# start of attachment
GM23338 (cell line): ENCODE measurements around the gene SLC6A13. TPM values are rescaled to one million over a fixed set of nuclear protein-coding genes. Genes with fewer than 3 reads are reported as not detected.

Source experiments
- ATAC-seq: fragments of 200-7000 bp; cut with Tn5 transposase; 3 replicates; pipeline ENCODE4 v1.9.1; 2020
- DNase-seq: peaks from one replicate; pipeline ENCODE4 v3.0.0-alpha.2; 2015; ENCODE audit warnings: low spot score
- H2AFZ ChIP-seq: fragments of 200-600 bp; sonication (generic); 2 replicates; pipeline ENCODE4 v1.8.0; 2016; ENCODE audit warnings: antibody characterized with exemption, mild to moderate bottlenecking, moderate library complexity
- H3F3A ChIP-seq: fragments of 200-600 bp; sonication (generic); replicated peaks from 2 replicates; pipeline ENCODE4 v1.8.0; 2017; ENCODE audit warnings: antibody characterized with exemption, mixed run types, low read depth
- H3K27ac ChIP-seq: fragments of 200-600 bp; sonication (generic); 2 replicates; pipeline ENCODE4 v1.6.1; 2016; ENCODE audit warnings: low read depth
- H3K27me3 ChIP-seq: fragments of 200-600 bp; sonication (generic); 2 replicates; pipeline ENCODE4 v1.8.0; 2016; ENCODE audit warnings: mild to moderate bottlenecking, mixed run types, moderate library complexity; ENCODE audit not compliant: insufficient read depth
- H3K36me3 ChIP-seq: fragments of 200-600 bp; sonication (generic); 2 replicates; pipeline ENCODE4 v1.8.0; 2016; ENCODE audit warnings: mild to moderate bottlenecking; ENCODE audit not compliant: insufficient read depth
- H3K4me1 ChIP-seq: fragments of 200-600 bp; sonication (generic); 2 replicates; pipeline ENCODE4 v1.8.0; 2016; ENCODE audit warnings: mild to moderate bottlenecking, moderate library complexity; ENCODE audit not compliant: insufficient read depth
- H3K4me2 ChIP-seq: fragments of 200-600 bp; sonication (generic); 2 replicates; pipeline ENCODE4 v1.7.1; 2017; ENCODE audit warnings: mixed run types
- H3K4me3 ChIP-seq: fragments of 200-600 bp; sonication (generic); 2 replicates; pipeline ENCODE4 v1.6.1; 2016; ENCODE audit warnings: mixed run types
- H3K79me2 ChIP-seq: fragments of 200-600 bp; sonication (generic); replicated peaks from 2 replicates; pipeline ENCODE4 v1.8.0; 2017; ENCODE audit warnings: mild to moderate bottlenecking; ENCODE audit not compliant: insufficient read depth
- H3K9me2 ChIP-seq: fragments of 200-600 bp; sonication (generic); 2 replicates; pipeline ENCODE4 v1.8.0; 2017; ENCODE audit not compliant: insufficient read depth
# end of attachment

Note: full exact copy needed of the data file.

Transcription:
GM23338 (cell line): ENCODE measurements around the gene SLC6A13. TPM values are rescaled to one million over a fixed set of nuclear protein-coding genes. Genes with fewer than 3 reads are reported as not detected.

Source experiments
- ATAC-seq: fragments of 200-7000 bp; cut with Tn5 transposase; 3 replicates; pipeline ENCODE4 v1.9.1; 2020
- DNase-seq: peaks from one replicate; pipeline ENCODE4 v3.0.0-alpha.2; 2015; ENCODE audit warnings: low spot score
- H2AFZ ChIP-seq: fragments of 200-600 bp; sonication (generic); 2 replicates; pipeline ENCODE4 v1.8.0; 2016; ENCODE audit warnings: antibody characterized with exemption, mild to moderate bottlenecking, moderate library complexity
- H3F3A ChIP-seq: fragments of 200-600 bp; sonication (generic); replicated peaks from 2 replicates; pipeline ENCODE4 v1.8.0; 2017; ENCODE audit warnings: antibody characterized with exemption, mixed run types, low read depth
- H3K27ac ChIP-seq: fragments of 200-600 bp; sonication (generic); 2 replicates; pipeline ENCODE4 v1.6.1; 2016; ENCODE audit warnings: low read depth
- H3K27me3 ChIP-seq: fragments of 200-600 bp; sonication (generic); 2 replicates; pipeline ENCODE4 v1.8.0; 2016; ENCODE audit warnings: mild to moderate bottlenecking, mixed run types, moderate library complexity; ENCODE audit not compliant: insufficient read depth
- H3K36me3 ChIP-seq: fragments of 200-600 bp; sonication (generic); 2 replicates; pipeline ENCODE4 v1.8.0; 2016; ENCODE audit warnings: mild to moderate bottlenecking; ENCODE audit not compliant: insufficient read depth
- H3K4me1 ChIP-seq: fragments of 200-600 bp; sonication (generic); 2 replicates; pipeline ENCODE4 v1.8.0; 2016; ENCODE audit warnings: mild to moderate bottlenecking, moderate library complexity; ENCODE audit not compliant: insufficient read depth
- H3K4me2 ChIP-seq: fragments of 200-600 bp; sonication (generic); 2 replicates; pipeline ENCODE4 v1.7.1; 2017; ENCODE audit warnings: mixed run types
- H3K4me3 ChIP-seq: fragments of 200-600 bp; sonication (generic); 2 replicates; pipeline ENCODE4 v1.6.1; 2016; ENCODE audit warnings: mixed run types
- H3K79me2 ChIP-seq: fragments of 200-600 bp; sonication (generic); replicated peaks from 2 replicates; pipeline ENCODE4 v1.8.0; 2017; ENCODE audit warnings: mild to moderate bottlenecking; ENCODE audit not compliant: insufficient read depth
- H3K9me2 ChIP-seq: fragments of 200-600 bp; sonication (generic); 2 replicates; pipeline ENCODE4 v1.8.0; 2017; ENCODE audit not compliant: insufficient read depth